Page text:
Last modified: Wednesday, October 31, 2007
IU's Eden Medina earns electrical history award for research on Chile’s technology use
FOR IMMEDIATE RELEASE
Oct. 31, 2007
BLOOMINGTON, Ind. -- Eden Medina, assistant professor at the Indiana University School of Informatics, has been awarded the Institute of Electrical and Electronics Engineers (IEEE) Life Members Prize in Electrical History for 2007 for her research paper "Designing Freedom, Regulating a Nation: Socialist Cybernetics in Allende's Chile."
The award was announced at the annual meeting of the Society for the History of Technology (SHOT) in October in Washington, D.C. According to SHOT, the prize recognizes "the best paper in electrical history published during the previous year. Electrotechnology encompasses power, electronics, telecommunications and computer science."
"I joined IEEE as an undergraduate studying electrical engineering, and became affiliated with SHOT while doing graduate work in the history of technology," Medina said. "The two societies represent the interdisciplinary scope of this research. Having this paper receive recognition from both organizations is a distinct honor."
Medina, also an adjunct assistant professor of history at IU, examined the evolution of the Cybersyn Project, an early computer network developed around the same time as the U.S. ARPANET, the predecessor to today's Internet. The Chilean networking effort was not influenced by the more prominent U.S. system, but nonetheless was revolutionary. It was used to manage Chile's economic transformation from capitalism to socialism during the government of Salvador Allende.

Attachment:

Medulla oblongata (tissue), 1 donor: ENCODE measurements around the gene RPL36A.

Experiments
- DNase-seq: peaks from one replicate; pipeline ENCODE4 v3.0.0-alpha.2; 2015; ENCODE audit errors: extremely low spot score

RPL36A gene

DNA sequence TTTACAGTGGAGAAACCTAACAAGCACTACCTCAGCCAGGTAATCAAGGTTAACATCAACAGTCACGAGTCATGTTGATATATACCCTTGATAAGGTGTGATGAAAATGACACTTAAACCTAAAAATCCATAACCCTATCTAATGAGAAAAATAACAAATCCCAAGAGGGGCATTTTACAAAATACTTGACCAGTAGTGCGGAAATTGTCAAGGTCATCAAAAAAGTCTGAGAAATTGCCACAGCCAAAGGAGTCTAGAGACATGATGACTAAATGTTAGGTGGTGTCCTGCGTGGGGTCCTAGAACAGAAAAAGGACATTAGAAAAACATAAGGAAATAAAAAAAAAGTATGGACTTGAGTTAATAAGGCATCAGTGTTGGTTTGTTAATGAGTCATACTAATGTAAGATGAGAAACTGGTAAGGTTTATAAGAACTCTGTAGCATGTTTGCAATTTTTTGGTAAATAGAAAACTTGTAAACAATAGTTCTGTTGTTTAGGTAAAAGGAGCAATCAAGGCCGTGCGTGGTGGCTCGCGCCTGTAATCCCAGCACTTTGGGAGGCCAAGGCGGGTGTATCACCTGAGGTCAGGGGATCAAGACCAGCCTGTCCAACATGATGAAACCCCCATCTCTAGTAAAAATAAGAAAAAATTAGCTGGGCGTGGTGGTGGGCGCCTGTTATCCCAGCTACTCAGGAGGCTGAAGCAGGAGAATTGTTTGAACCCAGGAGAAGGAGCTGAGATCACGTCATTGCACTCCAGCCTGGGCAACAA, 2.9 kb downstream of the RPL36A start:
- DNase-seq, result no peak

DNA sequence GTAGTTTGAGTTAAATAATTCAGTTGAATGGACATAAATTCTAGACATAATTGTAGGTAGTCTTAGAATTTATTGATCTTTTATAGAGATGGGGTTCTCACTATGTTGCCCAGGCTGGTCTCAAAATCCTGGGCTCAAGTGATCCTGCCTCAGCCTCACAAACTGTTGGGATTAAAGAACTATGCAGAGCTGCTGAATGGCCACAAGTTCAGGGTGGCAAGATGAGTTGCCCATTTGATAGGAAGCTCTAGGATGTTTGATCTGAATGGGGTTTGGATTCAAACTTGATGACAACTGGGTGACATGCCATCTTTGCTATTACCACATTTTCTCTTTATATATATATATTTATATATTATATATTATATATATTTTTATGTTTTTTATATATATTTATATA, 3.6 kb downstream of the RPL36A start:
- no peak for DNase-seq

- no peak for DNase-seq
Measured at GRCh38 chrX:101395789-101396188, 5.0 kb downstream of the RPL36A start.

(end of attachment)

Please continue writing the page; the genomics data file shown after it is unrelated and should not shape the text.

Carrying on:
According to the prize committee, the article "places the project in a wide international context, demonstrates the significance of circulation of people and cybernetic/computer technologies across national borders and their adaptation to local conditions." The committee also said it was "ambitious and superbly researched" and "weaves technological and political history within an under-studied Latin American context."
"The Cybersyn Project illustrates that nations have a broad range of experiences using computer technology and that we still have much to learn from these histories," explained Medina. "Computers truly were revolutionary machines in the Chilean context because they were used to help instrument the economic and social changes of Allende's peaceful road to socialism."
Noting that the paper was based on substantial original research in international archives and oral history, the prize committee declared that "this article makes important connections between the history of technology, political history and Latin American studies by demonstrating the importance of a vision of technological modernity for Allende's policies." The committee goes on to say that Medina's work "also contributes to management studies by illustrating the interdependence of technology and management in efforts to effect organizational change. The article is elegantly written and will be of interest to a wide audience of historians of technology and beyond the field."
The IEEE is the world's largest professional society for the advancement of technology. It supports work in the areas of electrical engineering, communications, computer engineering, computer science and related disciplines.
Additional information about Medina is available at http://informatics.indiana.edu/edenm. The paper, published in the Journal of Latin American Studies, is available at http://informatics.indiana.edu/edenm/EdenMedinaJLASAugust2006.pdf.